Pagemaster: Brendan O'Neill (firstname.lastname@example.org)
Put your money where your mouth is
Another row over 'dirty money' broke in September, when it emerged that the Labour Party has received large donations from prominent businessmen, many of whom have played a government role. Though barely newsworthy, this revelation caused great excitement among the Tories, who turned New Labour's own sanctimonious attitude to party funding against it. Jack Straw recently announced proposals to enforce strict rules on political funding and to make the dirty business of political donations public.
Time was when political loudmouths were challenged to prove that their convictions were genuine by backing them with hard cash. Moral support never won an election, much less a strike or a war. While money does not win arguments or change the way people think, it is a vital resource in politics. It buys the time and the personnel required to campaign for the social changes and political principles that inspire people to pay up in the first place.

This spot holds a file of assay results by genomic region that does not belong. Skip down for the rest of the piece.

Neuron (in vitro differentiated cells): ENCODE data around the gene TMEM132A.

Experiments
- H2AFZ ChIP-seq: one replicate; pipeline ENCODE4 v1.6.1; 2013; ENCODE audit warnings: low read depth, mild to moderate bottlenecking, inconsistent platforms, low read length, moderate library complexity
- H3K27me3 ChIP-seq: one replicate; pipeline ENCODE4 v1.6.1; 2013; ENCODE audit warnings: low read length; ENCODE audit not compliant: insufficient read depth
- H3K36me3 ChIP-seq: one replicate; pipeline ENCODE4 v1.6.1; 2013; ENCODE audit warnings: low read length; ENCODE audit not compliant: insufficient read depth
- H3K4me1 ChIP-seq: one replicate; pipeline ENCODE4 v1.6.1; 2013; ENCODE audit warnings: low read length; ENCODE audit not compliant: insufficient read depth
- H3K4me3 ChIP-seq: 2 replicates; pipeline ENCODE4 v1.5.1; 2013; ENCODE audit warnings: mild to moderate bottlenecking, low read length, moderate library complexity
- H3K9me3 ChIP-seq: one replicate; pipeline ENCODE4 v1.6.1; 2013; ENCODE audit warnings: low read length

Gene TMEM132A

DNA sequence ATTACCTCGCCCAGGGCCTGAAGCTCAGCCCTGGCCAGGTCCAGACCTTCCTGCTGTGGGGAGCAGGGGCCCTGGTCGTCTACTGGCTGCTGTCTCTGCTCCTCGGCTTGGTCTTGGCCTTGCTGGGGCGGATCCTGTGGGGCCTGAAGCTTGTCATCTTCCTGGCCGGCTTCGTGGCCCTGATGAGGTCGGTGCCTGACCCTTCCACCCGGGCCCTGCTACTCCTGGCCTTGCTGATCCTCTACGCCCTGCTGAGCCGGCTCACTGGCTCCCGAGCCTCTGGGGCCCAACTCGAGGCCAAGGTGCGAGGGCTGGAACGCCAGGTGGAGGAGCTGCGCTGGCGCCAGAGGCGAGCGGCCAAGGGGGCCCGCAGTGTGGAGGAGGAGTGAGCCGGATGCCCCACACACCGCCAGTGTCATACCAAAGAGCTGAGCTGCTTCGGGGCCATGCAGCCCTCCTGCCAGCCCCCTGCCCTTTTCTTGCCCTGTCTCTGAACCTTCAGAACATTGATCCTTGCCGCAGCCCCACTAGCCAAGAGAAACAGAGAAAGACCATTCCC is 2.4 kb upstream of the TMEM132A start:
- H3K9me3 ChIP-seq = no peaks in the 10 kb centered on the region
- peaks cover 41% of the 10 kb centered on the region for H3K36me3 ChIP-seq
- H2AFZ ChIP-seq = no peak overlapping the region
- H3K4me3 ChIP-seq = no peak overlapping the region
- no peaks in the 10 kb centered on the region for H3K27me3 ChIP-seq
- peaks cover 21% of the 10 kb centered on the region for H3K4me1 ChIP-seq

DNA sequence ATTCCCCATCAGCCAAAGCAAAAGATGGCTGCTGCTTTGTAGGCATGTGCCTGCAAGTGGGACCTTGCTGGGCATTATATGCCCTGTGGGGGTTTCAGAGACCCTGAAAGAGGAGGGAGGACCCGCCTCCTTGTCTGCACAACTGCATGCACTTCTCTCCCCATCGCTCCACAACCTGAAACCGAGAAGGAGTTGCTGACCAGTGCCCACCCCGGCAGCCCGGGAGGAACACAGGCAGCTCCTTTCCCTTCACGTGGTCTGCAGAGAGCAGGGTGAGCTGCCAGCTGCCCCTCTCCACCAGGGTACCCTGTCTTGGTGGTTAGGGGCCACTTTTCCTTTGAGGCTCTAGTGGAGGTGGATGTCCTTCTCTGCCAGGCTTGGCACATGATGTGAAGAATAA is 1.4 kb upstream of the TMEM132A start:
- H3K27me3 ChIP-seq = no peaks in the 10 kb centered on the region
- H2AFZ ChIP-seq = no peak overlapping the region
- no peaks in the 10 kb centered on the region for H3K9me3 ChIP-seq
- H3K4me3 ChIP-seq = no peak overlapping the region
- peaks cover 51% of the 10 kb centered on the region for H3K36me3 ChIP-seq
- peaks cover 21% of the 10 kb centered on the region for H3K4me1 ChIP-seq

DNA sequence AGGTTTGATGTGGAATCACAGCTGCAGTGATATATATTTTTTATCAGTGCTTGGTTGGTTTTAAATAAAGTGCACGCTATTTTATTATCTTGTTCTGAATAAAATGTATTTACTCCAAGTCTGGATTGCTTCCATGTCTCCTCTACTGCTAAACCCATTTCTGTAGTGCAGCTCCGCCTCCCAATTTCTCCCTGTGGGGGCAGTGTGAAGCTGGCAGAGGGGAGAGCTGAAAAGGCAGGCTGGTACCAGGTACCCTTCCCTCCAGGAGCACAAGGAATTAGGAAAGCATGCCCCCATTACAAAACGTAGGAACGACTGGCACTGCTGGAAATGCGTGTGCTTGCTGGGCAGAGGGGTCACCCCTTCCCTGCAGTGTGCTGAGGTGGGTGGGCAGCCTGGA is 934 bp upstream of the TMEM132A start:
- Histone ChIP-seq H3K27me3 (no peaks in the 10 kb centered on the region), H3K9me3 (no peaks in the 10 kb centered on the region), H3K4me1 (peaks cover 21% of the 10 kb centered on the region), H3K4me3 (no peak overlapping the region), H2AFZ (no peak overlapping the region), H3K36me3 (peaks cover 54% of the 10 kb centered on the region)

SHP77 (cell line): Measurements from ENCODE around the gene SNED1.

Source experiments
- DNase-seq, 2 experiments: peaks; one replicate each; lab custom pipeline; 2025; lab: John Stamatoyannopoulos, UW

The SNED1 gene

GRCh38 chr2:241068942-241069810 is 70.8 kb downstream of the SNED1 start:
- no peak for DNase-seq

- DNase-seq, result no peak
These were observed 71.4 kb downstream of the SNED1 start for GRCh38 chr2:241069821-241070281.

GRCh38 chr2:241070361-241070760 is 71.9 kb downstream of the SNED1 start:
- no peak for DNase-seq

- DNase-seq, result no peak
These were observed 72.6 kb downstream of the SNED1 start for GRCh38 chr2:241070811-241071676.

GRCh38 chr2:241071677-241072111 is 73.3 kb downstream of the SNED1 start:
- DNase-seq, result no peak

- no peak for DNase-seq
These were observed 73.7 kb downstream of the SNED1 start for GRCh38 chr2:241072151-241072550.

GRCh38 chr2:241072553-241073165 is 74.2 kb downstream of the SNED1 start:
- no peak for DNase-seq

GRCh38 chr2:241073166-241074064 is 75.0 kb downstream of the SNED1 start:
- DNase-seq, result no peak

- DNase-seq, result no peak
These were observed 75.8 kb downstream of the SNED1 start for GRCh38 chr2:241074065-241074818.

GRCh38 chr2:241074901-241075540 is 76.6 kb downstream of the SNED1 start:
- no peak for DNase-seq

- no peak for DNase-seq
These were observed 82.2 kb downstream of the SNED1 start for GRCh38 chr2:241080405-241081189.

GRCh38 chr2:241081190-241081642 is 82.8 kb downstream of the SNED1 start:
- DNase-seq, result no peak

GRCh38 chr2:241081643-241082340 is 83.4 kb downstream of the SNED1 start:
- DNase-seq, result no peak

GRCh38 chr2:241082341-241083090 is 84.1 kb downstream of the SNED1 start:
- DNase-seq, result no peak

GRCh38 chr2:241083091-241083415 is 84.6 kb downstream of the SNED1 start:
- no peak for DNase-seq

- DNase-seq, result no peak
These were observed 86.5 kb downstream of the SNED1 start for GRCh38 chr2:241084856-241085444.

Yet as the current controversy shows, money in politics has become a source of great anxiety. The spectre of cash in brown envelopes is widely credited for the downfall of the previous government, and the (probably electronic) transfer of £2 million is causing huge discomfort for the present one.
The fact that the science minister Lord Sainsbury has made large contributions to the Labour Party has caused a political storm. The first (and the dumber) implication is that Lord Sainsbury is paying huge amounts of his own money for a position in government, in order to throw somewhat smaller sums of public money at his own GM food laboratory. The second allegation is that Sainsbury is paying to make government policy on the GM issue.